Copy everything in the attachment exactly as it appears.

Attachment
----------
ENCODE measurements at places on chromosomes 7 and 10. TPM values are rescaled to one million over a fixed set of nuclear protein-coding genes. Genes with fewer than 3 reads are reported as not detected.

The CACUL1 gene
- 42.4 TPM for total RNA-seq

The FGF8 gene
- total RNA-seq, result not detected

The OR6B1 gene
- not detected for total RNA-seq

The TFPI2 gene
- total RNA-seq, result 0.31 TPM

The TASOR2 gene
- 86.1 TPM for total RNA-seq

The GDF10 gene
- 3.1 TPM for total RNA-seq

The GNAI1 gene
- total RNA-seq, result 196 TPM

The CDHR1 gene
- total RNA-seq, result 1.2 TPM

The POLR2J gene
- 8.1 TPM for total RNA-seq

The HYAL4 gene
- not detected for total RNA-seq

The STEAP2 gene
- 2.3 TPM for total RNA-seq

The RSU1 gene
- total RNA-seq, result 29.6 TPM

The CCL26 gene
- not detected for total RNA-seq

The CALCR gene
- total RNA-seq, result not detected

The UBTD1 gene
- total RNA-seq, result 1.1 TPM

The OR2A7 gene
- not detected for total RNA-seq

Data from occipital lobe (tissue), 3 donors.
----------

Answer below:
ENCODE measurements at places on chromosomes 7 and 10. TPM values are rescaled to one million over a fixed set of nuclear protein-coding genes. Genes with fewer than 3 reads are reported as not detected.

The CACUL1 gene
- 42.4 TPM for total RNA-seq

The FGF8 gene
- total RNA-seq, result not detected

The OR6B1 gene
- not detected for total RNA-seq

The TFPI2 gene
- total RNA-seq, result 0.31 TPM

The TASOR2 gene
- 86.1 TPM for total RNA-seq

The GDF10 gene
- 3.1 TPM for total RNA-seq

The GNAI1 gene
- total RNA-seq, result 196 TPM

The CDHR1 gene
- total RNA-seq, result 1.2 TPM

The POLR2J gene
- 8.1 TPM for total RNA-seq

The HYAL4 gene
- not detected for total RNA-seq

The STEAP2 gene
- 2.3 TPM for total RNA-seq

The RSU1 gene
- total RNA-seq, result 29.6 TPM

The CCL26 gene
- not detected for total RNA-seq

The CALCR gene
- total RNA-seq, result not detected

The UBTD1 gene
- total RNA-seq, result 1.1 TPM

The OR2A7 gene
- not detected for total RNA-seq

Data from occipital lobe (tissue), 3 donors.